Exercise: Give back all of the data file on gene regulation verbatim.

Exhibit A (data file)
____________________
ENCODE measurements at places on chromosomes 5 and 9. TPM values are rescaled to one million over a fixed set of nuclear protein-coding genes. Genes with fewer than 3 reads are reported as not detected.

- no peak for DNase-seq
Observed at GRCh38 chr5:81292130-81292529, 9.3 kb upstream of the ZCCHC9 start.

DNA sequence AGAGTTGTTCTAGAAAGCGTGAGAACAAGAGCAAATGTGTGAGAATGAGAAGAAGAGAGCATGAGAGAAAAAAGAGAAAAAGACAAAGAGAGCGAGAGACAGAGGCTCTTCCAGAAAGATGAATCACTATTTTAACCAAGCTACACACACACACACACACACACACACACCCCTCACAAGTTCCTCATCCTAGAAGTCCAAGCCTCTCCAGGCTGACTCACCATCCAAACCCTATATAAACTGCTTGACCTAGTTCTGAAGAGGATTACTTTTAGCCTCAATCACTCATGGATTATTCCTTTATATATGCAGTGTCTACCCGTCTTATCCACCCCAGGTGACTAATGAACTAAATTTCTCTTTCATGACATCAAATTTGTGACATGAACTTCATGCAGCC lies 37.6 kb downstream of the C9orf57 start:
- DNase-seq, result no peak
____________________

ENCODE measurements at places on chromosomes 5 and 9. TPM values are rescaled to one million over a fixed set of nuclear protein-coding genes. Genes with fewer than 3 reads are reported as not detected.

- no peak for DNase-seq
Observed at GRCh38 chr5:81292130-81292529, 9.3 kb upstream of the ZCCHC9 start.

DNA sequence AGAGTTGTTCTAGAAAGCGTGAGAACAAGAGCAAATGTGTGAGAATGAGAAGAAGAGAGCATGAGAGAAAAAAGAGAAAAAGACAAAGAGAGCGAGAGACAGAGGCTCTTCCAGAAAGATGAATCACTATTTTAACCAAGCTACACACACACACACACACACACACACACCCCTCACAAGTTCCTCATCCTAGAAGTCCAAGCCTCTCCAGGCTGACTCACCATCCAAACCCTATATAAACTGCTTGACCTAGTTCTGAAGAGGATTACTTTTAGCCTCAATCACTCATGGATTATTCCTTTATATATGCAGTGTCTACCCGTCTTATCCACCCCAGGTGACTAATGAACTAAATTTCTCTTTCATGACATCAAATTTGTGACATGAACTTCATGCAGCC lies 37.6 kb downstream of the C9orf57 start:
- DNase-seq, result no peak